3. Dry-route carbonation experiments

Carbonation experiments were carried out in a Thermogravimetric system (TGA, Netzsch STA 409 CD) coupled with Gas Chromatography (GC, 2-channel Varian Micro GC, equipped with a Molsieve-5A and a Poraplot-U columns) for measurement of the evolving CO2. An average amount of 44 mg of APC residues was placed on a holder in a uniform layer of 3 mm and carbonated at operating temperatures ranging between 300 and 500°C feeding a CO2-argon gas mixture (10-50% vol. CO2).

A typical TG profile of a carbonation experiment is shown in Figure 1, where the different steps of the experiments were the following; step 1: APC sample pre-heating to the operating temperature under argon flow; step 2: sample kept at the operating temperature under argon flow; step 3: change of the flow composition to a CO2-argon mixture, temperature kept constant until completion of carbonation.

As shown in Figure 1, carbonation kinetics was characterized by three stages: an induction period, a fast kinetically controlled reaction stage, and, finally, a diffusion-controlled stage. Initially, a weight decrease of the APC residue was typically observed at the end of step 1 and also through step 2. It was ascribed either to moisture loss or to the transformation of the existing phases, with water loss. As a consequence, the reacting phases available at the beginning of the carbonation experiments were different from those present in the original material, depending on the operating temperature. X-ray diffraction, SEM and TGA of the untreated material have been used as analytical techniques to identify the reactive phases at the applied operating temperatures and to describe the reaction pathways.

XRD analysis of samples of APC residues at 25 °C (Figure 2.a), as previously mentioned, indicated the presence of two forms of calcium amenable for carbonation: CaOHCl and Ca(OH)2. After pre-heating to at least 350°C, the peaks corresponding to both hydroxides disappeared, suggesting their transformation to calcium oxide (Figure 2.b). However, Ca(OH)2 and CaOHCl could still be present in the material, but as amorphous phases that cannot be observed with X-ray analysis. SEM and TGA measurements confirmed this observation, allowing to evaluate the amount of each calcium species available at the different reaction temperatures at the beginning of the carbonation step (step 3 in Figure 1). Considering the following gas-solid carbonation reactions (equations 1 to 3), at each operating temperature it was then possible to evaluate the conversion of the carbonation reaction (q, %) as the ratio between the measured weight increase and the maximum weight increase expected from the complete carbonation of the reacting phases, i.e. Ca(OH)2, CaOHCl, and CaO [25].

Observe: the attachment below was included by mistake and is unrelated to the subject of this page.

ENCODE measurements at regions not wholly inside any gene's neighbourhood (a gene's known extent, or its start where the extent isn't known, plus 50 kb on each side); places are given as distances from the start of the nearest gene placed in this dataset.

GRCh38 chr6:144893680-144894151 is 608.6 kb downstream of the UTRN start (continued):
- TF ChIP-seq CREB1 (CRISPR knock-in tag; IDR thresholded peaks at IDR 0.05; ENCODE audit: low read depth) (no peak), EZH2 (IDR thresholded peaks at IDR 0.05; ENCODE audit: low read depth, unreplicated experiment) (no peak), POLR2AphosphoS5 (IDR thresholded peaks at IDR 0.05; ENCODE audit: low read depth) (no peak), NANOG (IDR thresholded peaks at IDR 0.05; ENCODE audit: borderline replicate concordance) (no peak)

Figure 1: Typical thermogravimetric profile of a carbonation experiment.

The conversion measured at the end of step 3, representing the maximum conversion of the carbonation reaction for each run, ranged between 60% and 80% depending on the operating temperature and CO2 concentration.

Ca(OH)2 + CO2 ^ CaCO3 + H2O 2CaOHCl + CO2 ^ CaCO3 + CaCl2 2CaO + CO2 ^ CaCO3

(1) (2) (3)

The variation of r\ over time is reported in Figures 3. The influence of temperature on the rate of the carbonation reaction was negligible, whereas the kinetics was slightly affected by CO2 concentration. Although the fastest kinetics were observed at 400°C and 50%vol. CO2 (Figure 3.c), reasonably fast reaction rates were observed also at 10%vol. CO2 concentration (Figure 3.a), the typical composition of combustion flue gas.

£ 1500

Fly Ash

Ca(OH)2

Ca(OH)Q]

2theta

Figure 2: XRD patterns of APC samples: (a) as-received; (b) pre-heated in He atmosphere at 350°C [25].

(f—r*.....-...... — ■ -..... - —■ f /

Figure 3: Carbonation kinetics measured at different operating temperatures: dashed line at 350 °C; continuous line at 400°C; dotted line at 450°C; dashed-dotted line at 500 °C.( a) 10% vol., (b) 22% vol., (c) 50% vol. CO2 concentration [25].

P = portlandite (Ca(OH)2 C = calcite (CaCO3) A = anhydrite (CaSO4) S = sylvite (KCl) H = halite (NaCl)

Cl = calcium chloride hydroxide (Ca(OH)Cl)

0 10 20 30 40 50 60 70 80 90

2 9 (°)

Figure 4: XRD patterns of untreated and carbonated (24 h, 30°C, 3 bar, L/S 0.02) APC ash.

4. Wet-route carbonation experiments

Wet carbonation experiments were performed in a 150 ml stainless steel reactor placed in a thermostatic bath to allow for temperature control at 30, 40 and 50°C. Ash samples were oven dried at 105°C, then mixed with distilled water at L/S ratios of 0.02, 0.1, 0.2, 0.4 and 0.6 l/kg and placed in aluminium foil containers. Three samples of 1 g of dry ash were treated in each experiment with a continuous 100% CO2 flow. Gas pressure was set at 1, 3, 5, 7 or 10 bar using a pressure gauge.